I went to the cheaper 76 station to fill up this afternoon. It was hardly a detour. 42 cents cheaper than the other one . . . !
Almost 5 bucks cheaper to fill up. That ain’t pocket change, guys
it has 12 nozzles. The intersection is slightly busier than the expensive one
All things considered, I think the other 76 owner is flat out gouging everybody. I don’t think I’ll ever give him my business again
Some 76 stations I noticed in this area are quite a bit more expensive than the competitors. As exactly as you’d expect, they don’t seem to get many customers. But they sponsor an inde shop with a couple mechanics, lifts, and all the equipment, so I presume that’s their major revenue source, not selling gasoline.
One time as I walked past one of those stations I asked a friendly looking customer why he purchased gasoline there, when there was a station less than a block away for considerably less. He told me he was away of the price, but his car (an expensive looking one) pinged unless he used 76 gas.
I don’t call it gouging when the price is on a sign for all to see.
“As exactly as you’d expect, they don’t seem to get many customers”
Around here . . . with the exception of that one particular station . . . the 76 stations have prices in line with the competition, and they do a good volume of business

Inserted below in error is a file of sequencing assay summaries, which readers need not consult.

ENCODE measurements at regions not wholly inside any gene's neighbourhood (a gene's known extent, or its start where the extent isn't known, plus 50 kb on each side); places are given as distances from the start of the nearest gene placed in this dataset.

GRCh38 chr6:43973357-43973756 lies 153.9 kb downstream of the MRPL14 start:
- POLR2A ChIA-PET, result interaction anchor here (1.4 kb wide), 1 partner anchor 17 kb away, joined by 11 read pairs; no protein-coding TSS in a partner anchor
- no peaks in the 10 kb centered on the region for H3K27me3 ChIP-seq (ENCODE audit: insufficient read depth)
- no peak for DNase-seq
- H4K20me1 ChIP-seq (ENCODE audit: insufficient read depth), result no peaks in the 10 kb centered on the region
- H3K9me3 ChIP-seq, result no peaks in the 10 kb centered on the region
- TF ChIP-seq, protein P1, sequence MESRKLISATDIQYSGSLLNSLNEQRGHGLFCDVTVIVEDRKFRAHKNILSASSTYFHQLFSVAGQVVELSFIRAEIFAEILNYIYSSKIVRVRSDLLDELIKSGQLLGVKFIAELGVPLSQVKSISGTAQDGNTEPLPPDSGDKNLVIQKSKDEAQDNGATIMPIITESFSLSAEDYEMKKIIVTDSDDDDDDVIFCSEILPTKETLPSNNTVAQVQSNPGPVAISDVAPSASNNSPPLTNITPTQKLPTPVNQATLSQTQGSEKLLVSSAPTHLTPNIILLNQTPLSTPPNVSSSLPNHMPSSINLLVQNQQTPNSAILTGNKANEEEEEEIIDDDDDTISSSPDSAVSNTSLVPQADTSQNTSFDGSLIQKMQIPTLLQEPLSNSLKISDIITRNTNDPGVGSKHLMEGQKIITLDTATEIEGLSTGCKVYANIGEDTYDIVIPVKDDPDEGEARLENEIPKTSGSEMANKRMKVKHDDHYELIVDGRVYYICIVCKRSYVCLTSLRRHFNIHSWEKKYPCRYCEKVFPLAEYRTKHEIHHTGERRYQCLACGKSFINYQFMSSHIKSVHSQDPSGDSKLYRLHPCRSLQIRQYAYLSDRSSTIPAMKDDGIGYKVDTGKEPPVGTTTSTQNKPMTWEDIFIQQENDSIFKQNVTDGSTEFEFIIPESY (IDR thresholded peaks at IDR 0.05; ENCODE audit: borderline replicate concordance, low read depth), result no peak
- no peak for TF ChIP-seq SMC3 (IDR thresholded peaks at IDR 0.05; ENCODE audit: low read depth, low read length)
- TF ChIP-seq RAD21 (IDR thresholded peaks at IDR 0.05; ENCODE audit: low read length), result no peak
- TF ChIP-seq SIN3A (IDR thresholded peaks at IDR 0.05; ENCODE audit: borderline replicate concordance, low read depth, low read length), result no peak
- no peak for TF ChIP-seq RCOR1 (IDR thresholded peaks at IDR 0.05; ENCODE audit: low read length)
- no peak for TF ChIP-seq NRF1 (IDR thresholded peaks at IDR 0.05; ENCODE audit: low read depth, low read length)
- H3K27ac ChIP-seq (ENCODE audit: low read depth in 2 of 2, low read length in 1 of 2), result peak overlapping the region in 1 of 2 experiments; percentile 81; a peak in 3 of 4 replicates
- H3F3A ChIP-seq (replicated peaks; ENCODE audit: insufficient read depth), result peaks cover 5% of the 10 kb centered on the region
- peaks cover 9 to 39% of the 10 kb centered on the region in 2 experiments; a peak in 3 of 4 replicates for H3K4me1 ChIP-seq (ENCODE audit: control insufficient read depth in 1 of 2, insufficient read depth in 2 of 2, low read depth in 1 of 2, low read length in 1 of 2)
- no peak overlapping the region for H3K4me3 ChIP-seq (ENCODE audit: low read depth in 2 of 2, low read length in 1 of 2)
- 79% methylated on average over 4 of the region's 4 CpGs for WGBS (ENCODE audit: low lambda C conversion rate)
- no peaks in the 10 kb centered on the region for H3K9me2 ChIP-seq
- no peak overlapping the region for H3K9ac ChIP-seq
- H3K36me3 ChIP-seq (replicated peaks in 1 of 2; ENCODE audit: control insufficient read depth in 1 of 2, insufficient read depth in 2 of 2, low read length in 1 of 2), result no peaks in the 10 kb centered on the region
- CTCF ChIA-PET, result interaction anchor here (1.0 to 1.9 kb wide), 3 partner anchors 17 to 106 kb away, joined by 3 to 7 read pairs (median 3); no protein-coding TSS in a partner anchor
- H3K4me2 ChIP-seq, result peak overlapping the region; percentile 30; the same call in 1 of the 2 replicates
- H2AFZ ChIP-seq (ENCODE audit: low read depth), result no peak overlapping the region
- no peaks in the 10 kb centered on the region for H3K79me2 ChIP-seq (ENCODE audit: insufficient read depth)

Before you call it gouging step back and look at the business at a whole. See if it meets your standards, not just for gas but for the quality of the people that work there and the clientele it has.
Look at it this way. 50% of professional auto technicians don’t have access to medical coverage through their jobs. Something like 25% don’t get things like overtime pay, paid holidays, vacation time, sick days. Some technicians are well paid and compensated. Some shops charge $18.95 for an oil change, some charge $39.95. Which people work at which shop?
I had friend who owned a Chevron station, a big freeway station, the kind that went through a tanker truck a day. His prices were almost always the highest on that corner. But his employees were treated well. A full time employee after 2 years there made a living wage, medical and dental coverage for free, 2 weeks paid vacation time, and matching 401. Not bad for a convenience store clerk. He had to have higher prices to afford those people.
I will say a difference of .42 is much. But if people are buying it.
That expensive 76 station has only a handful of employees, only one there at a time
Near as I can tell, they have rapid turnover
I can only speculate as to the cause